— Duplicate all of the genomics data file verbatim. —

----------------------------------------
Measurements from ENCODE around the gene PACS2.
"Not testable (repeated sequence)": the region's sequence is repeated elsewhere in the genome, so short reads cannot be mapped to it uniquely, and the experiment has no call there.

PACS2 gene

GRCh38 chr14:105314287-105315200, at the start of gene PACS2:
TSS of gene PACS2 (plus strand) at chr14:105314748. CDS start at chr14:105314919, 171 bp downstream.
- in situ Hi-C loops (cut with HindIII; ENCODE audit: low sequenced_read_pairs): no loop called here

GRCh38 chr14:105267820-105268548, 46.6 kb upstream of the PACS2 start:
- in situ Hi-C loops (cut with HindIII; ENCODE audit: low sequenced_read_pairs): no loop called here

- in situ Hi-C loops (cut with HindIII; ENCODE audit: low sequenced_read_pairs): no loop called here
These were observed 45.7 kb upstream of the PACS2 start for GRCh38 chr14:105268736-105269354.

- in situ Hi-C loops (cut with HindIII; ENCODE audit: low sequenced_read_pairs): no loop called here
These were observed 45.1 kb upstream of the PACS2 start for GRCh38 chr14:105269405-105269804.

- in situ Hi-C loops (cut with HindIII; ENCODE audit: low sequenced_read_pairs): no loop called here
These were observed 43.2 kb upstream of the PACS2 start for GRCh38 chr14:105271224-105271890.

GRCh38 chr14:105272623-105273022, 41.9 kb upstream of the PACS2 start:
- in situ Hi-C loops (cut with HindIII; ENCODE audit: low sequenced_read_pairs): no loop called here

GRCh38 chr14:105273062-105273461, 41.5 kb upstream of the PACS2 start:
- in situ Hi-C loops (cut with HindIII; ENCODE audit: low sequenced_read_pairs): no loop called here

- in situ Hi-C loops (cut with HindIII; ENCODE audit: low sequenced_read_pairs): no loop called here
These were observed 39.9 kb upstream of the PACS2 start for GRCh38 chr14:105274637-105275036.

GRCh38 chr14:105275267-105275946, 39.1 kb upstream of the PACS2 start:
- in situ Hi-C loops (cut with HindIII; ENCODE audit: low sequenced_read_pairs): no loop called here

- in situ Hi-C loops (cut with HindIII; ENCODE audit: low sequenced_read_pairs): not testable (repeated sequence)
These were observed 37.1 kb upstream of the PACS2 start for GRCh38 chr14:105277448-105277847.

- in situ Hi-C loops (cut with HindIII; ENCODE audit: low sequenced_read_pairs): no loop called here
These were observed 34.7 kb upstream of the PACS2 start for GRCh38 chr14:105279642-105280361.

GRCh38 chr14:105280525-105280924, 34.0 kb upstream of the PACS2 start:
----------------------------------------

Measurements from ENCODE around the gene PACS2.
"Not testable (repeated sequence)": the region's sequence is repeated elsewhere in the genome, so short reads cannot be mapped to it uniquely, and the experiment has no call there.

PACS2 gene

GRCh38 chr14:105314287-105315200, at the start of gene PACS2:
TSS of gene PACS2 (plus strand) at chr14:105314748. CDS start at chr14:105314919, 171 bp downstream.
- in situ Hi-C loops (cut with HindIII; ENCODE audit: low sequenced_read_pairs): no loop called here

GRCh38 chr14:105267820-105268548, 46.6 kb upstream of the PACS2 start:
- in situ Hi-C loops (cut with HindIII; ENCODE audit: low sequenced_read_pairs): no loop called here

- in situ Hi-C loops (cut with HindIII; ENCODE audit: low sequenced_read_pairs): no loop called here
These were observed 45.7 kb upstream of the PACS2 start for GRCh38 chr14:105268736-105269354.

- in situ Hi-C loops (cut with HindIII; ENCODE audit: low sequenced_read_pairs): no loop called here
These were observed 45.1 kb upstream of the PACS2 start for GRCh38 chr14:105269405-105269804.

- in situ Hi-C loops (cut with HindIII; ENCODE audit: low sequenced_read_pairs): no loop called here
These were observed 43.2 kb upstream of the PACS2 start for GRCh38 chr14:105271224-105271890.

GRCh38 chr14:105272623-105273022, 41.9 kb upstream of the PACS2 start:
- in situ Hi-C loops (cut with HindIII; ENCODE audit: low sequenced_read_pairs): no loop called here

GRCh38 chr14:105273062-105273461, 41.5 kb upstream of the PACS2 start:
- in situ Hi-C loops (cut with HindIII; ENCODE audit: low sequenced_read_pairs): no loop called here

- in situ Hi-C loops (cut with HindIII; ENCODE audit: low sequenced_read_pairs): no loop called here
These were observed 39.9 kb upstream of the PACS2 start for GRCh38 chr14:105274637-105275036.

GRCh38 chr14:105275267-105275946, 39.1 kb upstream of the PACS2 start:
- in situ Hi-C loops (cut with HindIII; ENCODE audit: low sequenced_read_pairs): no loop called here

- in situ Hi-C loops (cut with HindIII; ENCODE audit: low sequenced_read_pairs): not testable (repeated sequence)
These were observed 37.1 kb upstream of the PACS2 start for GRCh38 chr14:105277448-105277847.

- in situ Hi-C loops (cut with HindIII; ENCODE audit: low sequenced_read_pairs): no loop called here
These were observed 34.7 kb upstream of the PACS2 start for GRCh38 chr14:105279642-105280361.

GRCh38 chr14:105280525-105280924, 34.0 kb upstream of the PACS2 start: